Insight into Food Insecurity Amongst Families of Prisoners

by | Oct 21, 2022 | Advocacy, Opinion, personal piece | 0 comments

Food insecurity affects households when a family member is in custody. Sometimes the person in custody is the sole earner of the household, leaving their partner and children in dire straits after incarceration. I was once contacted by a woman who is a New Zealand citizen. Her immigration status meant she received only a small payment from Centrelink – about $400 a fortnight. The woman had five dependent children and was unable to afford food for them. I was able to refer her to a local community organisation to receive regular food parcels. 

The availability of emergency food aid is welcome but does little to address the long-term issue of food insecurity among families of NSW prisoners. Many services are unable to provide regular food parcels. Another woman who contacted CRC after her partner was remanded in custody lived in a regional town. This woman was on the Disability Support Pension. When her partner was taken into custody, her rent doubled and she was unable to afford food for herself. Many community services in her area were closed due to the Covid pandemic. A large charity provided one-off relief in the form of a food voucher but was unable to provide ongoing assistance. There are approximately 12,000 prisoners in NSW, most of them men, leaving many women and children facing financial hardship leading to food insecurity.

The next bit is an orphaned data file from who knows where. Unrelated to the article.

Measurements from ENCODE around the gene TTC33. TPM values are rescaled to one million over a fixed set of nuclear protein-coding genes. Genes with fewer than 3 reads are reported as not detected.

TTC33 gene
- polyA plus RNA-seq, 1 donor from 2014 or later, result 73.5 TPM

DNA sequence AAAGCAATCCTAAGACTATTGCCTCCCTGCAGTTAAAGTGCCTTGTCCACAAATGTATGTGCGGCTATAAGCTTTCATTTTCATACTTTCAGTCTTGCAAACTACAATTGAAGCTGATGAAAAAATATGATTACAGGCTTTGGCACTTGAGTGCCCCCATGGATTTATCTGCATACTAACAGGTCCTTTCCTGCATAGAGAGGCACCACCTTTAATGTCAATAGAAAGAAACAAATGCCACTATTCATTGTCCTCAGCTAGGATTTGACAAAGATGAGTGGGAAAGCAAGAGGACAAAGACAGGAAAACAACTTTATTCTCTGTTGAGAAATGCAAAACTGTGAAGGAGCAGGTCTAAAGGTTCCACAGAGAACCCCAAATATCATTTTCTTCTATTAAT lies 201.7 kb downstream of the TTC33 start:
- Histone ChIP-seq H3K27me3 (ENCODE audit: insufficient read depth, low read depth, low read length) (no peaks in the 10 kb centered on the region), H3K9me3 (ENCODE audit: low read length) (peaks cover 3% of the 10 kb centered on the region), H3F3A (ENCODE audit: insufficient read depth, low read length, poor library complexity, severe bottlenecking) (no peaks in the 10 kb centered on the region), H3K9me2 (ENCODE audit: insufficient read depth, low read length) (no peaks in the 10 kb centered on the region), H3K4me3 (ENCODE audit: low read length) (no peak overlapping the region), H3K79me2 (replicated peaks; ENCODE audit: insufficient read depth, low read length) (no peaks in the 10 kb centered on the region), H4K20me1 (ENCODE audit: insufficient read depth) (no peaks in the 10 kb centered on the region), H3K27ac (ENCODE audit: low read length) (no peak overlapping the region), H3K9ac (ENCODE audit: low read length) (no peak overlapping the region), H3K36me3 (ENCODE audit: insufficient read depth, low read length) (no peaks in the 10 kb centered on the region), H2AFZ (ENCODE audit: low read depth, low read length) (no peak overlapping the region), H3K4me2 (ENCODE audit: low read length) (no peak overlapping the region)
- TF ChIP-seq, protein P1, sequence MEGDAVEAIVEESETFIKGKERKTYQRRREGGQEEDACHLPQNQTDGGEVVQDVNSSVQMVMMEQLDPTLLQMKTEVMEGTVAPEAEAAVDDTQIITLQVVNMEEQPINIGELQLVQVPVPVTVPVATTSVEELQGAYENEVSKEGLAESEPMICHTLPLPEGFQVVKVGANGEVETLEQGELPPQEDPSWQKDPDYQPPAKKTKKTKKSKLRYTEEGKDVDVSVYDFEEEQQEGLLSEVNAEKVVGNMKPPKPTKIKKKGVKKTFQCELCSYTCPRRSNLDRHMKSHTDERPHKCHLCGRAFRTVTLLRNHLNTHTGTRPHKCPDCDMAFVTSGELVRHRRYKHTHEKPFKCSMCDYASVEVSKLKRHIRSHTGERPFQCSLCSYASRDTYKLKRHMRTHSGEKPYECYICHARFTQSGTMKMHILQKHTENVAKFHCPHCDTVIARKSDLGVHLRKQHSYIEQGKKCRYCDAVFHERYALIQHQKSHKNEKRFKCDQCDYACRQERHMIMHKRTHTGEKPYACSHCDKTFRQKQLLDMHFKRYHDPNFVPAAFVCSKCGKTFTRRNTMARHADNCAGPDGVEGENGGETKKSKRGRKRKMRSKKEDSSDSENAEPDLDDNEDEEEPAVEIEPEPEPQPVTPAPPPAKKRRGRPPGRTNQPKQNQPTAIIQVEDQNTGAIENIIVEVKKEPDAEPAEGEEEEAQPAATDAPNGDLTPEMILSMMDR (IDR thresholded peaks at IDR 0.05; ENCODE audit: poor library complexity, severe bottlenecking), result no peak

Sometimes NSW prisoners face food insecurity. One woman serving a prison sentence spent months trying to get a special diet approved. The woman required a gluten free diet and was either given meals containing gluten, which she could not eat, or was given inadequate meals. The woman lost 11 kg in weight while waiting for approval for her special diet. 

The ongoing food insecurity facing families of prisoners affects many children whose school participation can suffer. Parents, mostly mothers, bear a burden of stress during their partner’s incarceration that is an ‘invisible sentence’ affecting their mental health and wellbeing. The hardships faced by families can lead to generational disadvantage and a systemic approach to relieving food insecurity is vital to ensure this generational disadvantage does not become entrenched. 

Written by Susan Hawkeswood for the RTF Coalition

Susan Hawkeswood is a Family Caseworker at Community Restorative Centre in Sydney, NSW. 

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Australia’s Right to Food Coalition exists to improve public policy to ensure the right to food for all.

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